After the murder of Baqir Al-Hakim, the next politician to be assassinated was ‘Izz al-Din Salim, who held the rotating presidency of the IGC when he was killed in a suicide operation on 17th May 2004. Once again there was a race between the politicians and the terrorists. On 28th May 2004 the moderate Iyad ‘Allawi was named Iraqi Prime Minister and two days later he formed a government that was broadly representative of the Iraqi people. On 8th June the United Nations approved a resolution backing the transfer of power to the interim Iraqi government and on 24th June, two days before the official deadline, the transfer took place. On 1st July 2004, in an attempt to boost the credibility of the new situation, Saddam Hussein was arraigned before an Iraqi judge for the first time since his arrest.
However, the resumption of terrorist attacks drove the new government to adopt measures which could be described as authoritarian. Bearing in mind that both the Americans and Saddam’s opponents had placed great emphasis on democracy in their campaign to oust the dictator, it is not difficult to understand how the terrorists managed to prove them all wrong and anti-democratic. On 7th July 2004 ‘Allawi signed a new law granting the government the power to impose martial law in areas of unrest. However, this step was unable to prevent the deaths of some 70 people in a car bomb attack outside a police station in Ba’quba, north of Baghdad.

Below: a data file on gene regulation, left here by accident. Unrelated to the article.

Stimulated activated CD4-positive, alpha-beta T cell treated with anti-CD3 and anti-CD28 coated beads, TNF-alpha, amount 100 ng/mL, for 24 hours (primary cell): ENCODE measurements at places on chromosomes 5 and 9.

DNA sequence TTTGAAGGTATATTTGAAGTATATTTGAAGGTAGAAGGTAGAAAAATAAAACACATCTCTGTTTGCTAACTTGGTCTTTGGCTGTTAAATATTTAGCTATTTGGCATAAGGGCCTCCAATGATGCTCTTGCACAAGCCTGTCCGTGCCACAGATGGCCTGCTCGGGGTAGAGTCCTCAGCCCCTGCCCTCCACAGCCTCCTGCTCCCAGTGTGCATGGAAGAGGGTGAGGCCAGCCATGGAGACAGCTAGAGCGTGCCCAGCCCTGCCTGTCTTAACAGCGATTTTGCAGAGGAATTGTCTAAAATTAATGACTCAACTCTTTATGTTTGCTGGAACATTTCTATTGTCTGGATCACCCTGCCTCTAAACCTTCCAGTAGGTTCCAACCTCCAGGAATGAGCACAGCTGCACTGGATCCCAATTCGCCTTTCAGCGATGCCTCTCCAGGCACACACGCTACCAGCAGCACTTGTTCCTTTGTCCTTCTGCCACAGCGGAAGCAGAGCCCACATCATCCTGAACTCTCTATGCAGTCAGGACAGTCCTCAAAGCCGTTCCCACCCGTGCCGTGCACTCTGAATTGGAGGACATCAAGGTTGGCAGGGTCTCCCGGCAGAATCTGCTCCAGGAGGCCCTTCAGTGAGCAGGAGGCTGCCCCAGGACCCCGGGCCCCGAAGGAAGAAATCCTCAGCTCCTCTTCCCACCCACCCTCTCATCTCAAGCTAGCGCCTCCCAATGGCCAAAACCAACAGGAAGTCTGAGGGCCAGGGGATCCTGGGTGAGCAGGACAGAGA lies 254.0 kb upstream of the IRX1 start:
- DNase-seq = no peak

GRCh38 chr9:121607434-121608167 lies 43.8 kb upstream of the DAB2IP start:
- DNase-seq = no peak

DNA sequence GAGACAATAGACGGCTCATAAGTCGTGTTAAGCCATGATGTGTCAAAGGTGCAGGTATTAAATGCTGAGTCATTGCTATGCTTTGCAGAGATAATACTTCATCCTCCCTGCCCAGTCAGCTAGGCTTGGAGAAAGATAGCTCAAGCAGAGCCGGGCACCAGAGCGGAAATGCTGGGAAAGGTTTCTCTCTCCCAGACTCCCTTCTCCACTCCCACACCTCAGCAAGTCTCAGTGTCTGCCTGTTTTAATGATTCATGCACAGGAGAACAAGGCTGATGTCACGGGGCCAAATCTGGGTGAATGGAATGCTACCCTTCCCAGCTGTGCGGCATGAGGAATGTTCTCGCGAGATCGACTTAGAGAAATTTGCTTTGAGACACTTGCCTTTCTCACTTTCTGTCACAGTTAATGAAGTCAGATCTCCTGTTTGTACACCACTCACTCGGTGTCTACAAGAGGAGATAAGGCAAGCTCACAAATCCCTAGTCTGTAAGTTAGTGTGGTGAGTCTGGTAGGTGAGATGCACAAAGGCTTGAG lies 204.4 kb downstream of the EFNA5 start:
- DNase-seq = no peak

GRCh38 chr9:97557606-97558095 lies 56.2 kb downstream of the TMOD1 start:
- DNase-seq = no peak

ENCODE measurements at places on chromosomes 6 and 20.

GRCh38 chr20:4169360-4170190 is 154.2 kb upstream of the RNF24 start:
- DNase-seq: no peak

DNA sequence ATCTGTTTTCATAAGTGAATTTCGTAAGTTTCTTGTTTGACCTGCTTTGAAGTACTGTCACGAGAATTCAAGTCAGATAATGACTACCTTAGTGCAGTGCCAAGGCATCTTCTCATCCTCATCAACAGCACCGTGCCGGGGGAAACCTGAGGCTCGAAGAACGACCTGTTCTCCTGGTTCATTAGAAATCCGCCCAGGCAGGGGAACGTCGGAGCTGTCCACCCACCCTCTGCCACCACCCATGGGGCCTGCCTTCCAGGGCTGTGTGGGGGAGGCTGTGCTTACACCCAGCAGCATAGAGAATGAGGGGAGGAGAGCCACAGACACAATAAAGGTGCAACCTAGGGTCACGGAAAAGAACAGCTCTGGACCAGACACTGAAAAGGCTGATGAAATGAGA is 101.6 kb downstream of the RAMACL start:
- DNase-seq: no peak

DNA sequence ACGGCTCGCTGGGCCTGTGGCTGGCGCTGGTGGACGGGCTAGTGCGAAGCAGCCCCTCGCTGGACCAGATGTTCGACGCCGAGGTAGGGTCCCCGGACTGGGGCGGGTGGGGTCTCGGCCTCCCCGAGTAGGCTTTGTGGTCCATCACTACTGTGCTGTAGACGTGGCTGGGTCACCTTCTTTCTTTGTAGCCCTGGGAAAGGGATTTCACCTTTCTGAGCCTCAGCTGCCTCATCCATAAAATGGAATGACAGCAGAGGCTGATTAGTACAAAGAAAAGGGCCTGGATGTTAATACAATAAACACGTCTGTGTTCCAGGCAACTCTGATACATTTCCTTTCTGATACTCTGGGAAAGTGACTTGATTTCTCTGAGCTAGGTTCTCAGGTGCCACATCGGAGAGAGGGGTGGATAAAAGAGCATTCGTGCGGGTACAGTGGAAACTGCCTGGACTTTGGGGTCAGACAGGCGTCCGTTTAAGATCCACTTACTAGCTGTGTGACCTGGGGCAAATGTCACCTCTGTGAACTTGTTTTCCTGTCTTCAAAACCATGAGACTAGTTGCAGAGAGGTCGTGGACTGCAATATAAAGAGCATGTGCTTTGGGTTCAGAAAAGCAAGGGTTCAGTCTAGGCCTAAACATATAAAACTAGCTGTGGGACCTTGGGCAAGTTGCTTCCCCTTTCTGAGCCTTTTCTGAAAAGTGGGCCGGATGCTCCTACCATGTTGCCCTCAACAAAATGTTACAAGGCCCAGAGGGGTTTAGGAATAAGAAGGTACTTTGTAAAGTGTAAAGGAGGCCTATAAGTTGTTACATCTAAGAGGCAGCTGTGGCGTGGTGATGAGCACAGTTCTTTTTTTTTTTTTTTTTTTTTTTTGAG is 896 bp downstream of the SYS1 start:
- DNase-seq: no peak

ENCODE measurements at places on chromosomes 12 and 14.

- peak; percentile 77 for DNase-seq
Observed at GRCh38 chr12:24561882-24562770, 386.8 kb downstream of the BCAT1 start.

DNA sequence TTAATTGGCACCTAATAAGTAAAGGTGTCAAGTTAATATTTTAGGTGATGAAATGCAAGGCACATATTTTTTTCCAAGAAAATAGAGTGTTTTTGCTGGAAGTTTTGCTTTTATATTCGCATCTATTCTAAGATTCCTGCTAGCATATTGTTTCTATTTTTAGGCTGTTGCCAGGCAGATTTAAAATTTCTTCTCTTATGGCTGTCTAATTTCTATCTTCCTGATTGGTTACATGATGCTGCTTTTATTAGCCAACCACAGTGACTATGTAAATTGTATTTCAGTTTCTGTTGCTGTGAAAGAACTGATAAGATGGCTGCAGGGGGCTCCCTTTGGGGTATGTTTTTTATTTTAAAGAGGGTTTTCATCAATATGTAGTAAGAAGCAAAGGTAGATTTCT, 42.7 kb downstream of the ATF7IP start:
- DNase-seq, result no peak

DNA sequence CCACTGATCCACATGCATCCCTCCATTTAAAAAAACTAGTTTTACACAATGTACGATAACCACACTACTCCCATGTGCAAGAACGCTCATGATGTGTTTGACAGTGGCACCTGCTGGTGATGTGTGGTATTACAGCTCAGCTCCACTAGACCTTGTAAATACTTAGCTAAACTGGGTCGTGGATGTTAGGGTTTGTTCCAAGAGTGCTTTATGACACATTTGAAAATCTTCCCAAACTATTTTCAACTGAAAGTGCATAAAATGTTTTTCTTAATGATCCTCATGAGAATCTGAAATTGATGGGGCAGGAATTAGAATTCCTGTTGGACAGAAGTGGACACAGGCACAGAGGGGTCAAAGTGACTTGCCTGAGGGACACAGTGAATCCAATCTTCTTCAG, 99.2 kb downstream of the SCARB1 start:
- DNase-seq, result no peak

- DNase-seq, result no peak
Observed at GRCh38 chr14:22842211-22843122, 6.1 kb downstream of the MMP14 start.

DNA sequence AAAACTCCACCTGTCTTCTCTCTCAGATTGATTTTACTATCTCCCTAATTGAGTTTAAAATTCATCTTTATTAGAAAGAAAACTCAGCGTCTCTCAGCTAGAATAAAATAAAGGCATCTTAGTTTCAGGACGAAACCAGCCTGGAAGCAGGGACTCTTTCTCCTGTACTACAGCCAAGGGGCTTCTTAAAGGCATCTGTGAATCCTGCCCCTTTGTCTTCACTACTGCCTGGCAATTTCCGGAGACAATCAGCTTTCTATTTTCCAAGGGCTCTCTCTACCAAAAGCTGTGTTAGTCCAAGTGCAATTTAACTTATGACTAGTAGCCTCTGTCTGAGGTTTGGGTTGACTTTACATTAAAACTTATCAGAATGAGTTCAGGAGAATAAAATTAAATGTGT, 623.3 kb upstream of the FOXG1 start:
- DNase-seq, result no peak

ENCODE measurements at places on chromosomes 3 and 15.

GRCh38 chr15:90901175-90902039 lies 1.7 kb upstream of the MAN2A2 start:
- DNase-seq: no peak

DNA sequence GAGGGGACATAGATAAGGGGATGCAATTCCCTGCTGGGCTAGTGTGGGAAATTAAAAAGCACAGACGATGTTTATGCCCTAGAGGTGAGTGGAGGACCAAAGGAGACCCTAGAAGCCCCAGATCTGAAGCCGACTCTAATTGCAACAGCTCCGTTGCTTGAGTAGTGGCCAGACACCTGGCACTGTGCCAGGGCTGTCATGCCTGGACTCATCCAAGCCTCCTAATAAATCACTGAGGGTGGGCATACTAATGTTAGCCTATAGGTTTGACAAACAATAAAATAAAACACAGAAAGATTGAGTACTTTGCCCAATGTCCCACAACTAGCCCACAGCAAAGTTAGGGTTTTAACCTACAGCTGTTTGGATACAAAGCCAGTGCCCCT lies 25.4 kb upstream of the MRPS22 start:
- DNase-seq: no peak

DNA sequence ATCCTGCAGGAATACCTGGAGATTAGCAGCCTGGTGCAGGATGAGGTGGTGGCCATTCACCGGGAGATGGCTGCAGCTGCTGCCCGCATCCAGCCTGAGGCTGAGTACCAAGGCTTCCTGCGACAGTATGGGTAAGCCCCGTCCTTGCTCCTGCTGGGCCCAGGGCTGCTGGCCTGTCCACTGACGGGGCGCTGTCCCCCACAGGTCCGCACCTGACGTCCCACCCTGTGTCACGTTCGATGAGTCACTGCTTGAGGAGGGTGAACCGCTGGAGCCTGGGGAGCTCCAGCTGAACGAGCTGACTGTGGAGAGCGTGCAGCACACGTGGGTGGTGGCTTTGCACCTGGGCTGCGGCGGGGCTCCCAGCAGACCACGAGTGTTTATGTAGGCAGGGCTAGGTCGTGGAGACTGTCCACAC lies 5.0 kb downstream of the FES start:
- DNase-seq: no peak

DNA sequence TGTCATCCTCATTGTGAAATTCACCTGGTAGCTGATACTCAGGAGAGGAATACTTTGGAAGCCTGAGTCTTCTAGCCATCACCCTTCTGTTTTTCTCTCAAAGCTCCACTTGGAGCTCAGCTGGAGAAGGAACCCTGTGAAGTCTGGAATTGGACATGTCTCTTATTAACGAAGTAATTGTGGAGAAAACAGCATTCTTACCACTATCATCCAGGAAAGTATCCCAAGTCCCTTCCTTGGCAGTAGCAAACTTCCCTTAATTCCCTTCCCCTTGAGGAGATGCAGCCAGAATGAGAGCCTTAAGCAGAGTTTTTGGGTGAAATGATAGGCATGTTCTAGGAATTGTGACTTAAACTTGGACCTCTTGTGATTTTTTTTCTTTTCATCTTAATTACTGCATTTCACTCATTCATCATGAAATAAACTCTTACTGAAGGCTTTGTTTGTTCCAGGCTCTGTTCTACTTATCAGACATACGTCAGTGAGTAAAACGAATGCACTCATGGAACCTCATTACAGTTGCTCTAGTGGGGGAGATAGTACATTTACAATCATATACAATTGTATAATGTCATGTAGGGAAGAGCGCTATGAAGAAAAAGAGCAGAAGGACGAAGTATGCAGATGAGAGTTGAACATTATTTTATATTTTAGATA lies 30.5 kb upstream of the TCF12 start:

Meanwhile there was some progress in political terms as it became apparent to everyone that the terrorists were targeting the Iraqi Shia more than any other group the Americans included. On 18th August a 100-member National Assembly was selected to supervise the work of the government. In the meantime fighting between the Americans and the Shia was intensifying. After three weeks of conflict the pro-Sadr militia was forced to abandon the Imam ‘Ali Mosque in Najaf and the American troops also pulled back. This was a significant political boost to Al-Sistani, who had engineered the settlement, and one which would yield him further benefits in future at the expense of both Muqtada Al-Sadr and the American leadership.